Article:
• Engage your senses. Being aware of how your food tastes, smells, looks and whether it’s satisfying can change your relationship with food to align with mindful, intuitive eating principles. Observe how you feel in your body and mind after eating, and notice portion size. Ultimately, a good healthy diet is flexible and balanced—and it gives you energy, nourishment, and pleasure. 

  • Accept cravings, physical hunger, and comfortable fullness. Check whether, at the moment you are preparing a meal or snack, your desire to eat is prompted by emotions or your environment; if it is, get curious about what your body, rather than your cravings, urges, thoughts or feelings, is telling you. Observe whether or not physical hunger cues are showing up in your body: emptiness in your stomach, a slight headache, a dip in energy, impatience, or something else. Whatever you notice, observe it without judgment. Accept it. Also pay attention to your body’s fullness cues that communicate when you are satisfied or comfortably full.
  • Expand self-care options. While you may be biologically or psychologically motivated to stress eat, noticing that you have more choices to care for yourself will reduce your risk of developing disordered eating or an eating disorder—and make you more resilient. Begin by brainstorming about activities, relationships, and thoughts that help you feel comforted or rewarded when you need it most. Make your personal list and keep it in a place where you can access it easily.
  • Surf the urges. Paradoxically, accepting that experiencing an urge is beyond your control can improve your ability to gain control over them. Start by noticing your cravings and desire to use food or to binge eat as a way to cope. Without judgment, accept the urge as beyond your control. Be willing to experience it, to surf the urge as if it were a wave. Focus on an alternative thought, feeling, activity, or your breath. Ride the urge until it dissipates.

Keep in mind that recovery from binge eating is a process, not an event. Let 2021 be a year of intentional choices and empowering actions. Binge eating disorders do not have to be an unwanted outcome of this pandemic. Lean into the natural connection between your mind and body as you practice how to be kind to yourself to stop binge eating, and start mindful, intuitive eating. Committing to eat mindfully can enhance your resilience. Even if you can't control some of the stressors related to the pandemic, you can control how you respond to food cravings.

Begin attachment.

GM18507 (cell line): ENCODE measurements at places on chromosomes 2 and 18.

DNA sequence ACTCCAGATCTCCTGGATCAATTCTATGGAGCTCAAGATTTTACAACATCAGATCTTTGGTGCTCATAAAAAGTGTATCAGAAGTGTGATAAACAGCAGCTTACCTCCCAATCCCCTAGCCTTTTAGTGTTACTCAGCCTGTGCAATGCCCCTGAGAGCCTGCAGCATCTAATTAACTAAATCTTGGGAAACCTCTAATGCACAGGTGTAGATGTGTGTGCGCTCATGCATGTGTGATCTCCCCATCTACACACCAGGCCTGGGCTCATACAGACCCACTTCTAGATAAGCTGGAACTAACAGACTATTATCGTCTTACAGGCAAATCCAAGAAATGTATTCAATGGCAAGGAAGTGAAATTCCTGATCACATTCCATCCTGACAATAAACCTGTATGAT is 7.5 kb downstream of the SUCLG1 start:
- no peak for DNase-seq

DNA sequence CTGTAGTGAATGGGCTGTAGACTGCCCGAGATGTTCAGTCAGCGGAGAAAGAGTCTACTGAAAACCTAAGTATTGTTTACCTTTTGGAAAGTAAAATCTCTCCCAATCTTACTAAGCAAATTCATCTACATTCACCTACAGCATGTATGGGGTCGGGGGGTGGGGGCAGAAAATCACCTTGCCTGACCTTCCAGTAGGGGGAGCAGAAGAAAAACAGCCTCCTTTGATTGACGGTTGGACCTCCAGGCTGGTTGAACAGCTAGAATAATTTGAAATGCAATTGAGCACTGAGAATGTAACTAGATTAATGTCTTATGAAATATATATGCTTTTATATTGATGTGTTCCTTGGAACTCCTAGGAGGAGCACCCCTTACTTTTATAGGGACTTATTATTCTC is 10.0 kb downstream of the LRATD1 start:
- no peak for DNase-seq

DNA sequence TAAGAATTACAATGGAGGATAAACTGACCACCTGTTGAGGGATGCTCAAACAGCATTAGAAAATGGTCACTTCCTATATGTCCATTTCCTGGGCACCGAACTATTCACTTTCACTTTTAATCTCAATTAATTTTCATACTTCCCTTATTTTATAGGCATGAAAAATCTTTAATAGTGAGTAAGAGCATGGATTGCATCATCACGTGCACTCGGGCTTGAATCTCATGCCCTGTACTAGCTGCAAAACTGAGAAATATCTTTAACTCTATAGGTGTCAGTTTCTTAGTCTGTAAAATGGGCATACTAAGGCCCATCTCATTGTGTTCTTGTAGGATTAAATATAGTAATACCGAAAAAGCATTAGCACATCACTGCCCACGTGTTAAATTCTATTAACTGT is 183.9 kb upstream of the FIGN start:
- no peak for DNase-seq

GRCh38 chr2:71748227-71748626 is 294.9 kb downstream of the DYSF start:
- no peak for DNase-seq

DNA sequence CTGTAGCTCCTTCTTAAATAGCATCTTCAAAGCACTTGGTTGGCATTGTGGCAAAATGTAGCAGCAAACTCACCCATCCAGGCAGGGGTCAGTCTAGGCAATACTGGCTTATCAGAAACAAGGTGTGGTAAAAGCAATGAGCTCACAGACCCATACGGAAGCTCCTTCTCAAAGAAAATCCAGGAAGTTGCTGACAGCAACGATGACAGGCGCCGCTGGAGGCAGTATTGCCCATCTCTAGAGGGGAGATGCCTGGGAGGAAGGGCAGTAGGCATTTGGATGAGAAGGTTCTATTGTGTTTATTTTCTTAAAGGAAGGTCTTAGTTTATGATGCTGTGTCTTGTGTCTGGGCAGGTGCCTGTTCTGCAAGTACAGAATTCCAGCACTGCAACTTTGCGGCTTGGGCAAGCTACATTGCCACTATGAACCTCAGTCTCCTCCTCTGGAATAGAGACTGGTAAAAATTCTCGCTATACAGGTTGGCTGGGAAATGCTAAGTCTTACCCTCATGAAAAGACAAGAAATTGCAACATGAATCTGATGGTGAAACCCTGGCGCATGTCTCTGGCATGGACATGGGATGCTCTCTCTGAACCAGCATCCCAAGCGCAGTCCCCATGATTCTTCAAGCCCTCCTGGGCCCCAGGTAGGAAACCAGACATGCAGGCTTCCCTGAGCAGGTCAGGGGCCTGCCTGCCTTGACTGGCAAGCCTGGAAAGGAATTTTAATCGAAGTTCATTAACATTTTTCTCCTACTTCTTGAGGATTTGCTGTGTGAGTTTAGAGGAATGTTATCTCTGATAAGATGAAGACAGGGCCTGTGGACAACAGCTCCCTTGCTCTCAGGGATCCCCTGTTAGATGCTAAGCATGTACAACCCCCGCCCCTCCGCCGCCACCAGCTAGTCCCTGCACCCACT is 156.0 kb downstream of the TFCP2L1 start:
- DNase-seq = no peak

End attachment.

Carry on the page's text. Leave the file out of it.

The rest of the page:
References

Dingemans, A., Danner U., and Parks. M. (2017). Emotion regulation in binge eating disorder: A review. Nutrients, 9, 1,274. https://doi.org/10.3390/nu9111274.

Giannopoulou, I., Kotopoulea-Nikolaidi, M., Daskou, S., Martyn, K. & Patel, A. (2020). Mindfulness in eating is inversely related to binge eating and mood disturbances in university students in health-related disciplines. Nutrients, 12(2), 396.

Keyte, R., Egan, H., Mantzios, M. (2020). How does mindful eating without non-judgement, mindfulness and self-compassion relate to motivations to eat palatable foods in a student population? Nutritional Health, 26, 1, 27–34. https://doi.org/10.1177/0260106019888367.

Kristeller, J., Wolever, R. Q. & Sheets, V. (2014.) Mindfulness-based eating awareness training (MB-EAT) for binge eating: A randomized clinical trial. Mindfulness, 5, 282–297.

Krohmer, K., Schag, K., Dresler, T., Zipfel, S., & Giel, K. E. (2015). Emotion regulation model in binge eating disorder and obesity: A systematic review. Neuroscience & Biobehavioral Reviews, 49, 125–134.

McKay, M., Wood, J. & Brantley, J. (2007). The Dialectical Behavior Therapy Skills Workbook: Practical DBT Exercises for Learning Mindfulness, Interpersonal Effectiveness, Emotion Regulation & Distress Tolerance. Oakland, CA: New Harbinger Publications.

Neff, K. D. (2003). Self-compassion: An alternative conceptualization of a healthy attitude toward oneself. Self and Identity, 2, 85–101. https://doi.org/10.1080/15298860390129863.

Mathes, W. F., K. A. Brownley, X. Mo, and C. M. Bulik. 2009. “The Biology of Binge Eating.” Appetite 52: 545–553.

Marson, G. & Keenan-Miller, D. (2020). The Binge Eating Prevention Workbook: An eight-week individualized program to overcome compulsive eating and make peace with food. Oakland, CA: New Harbinger.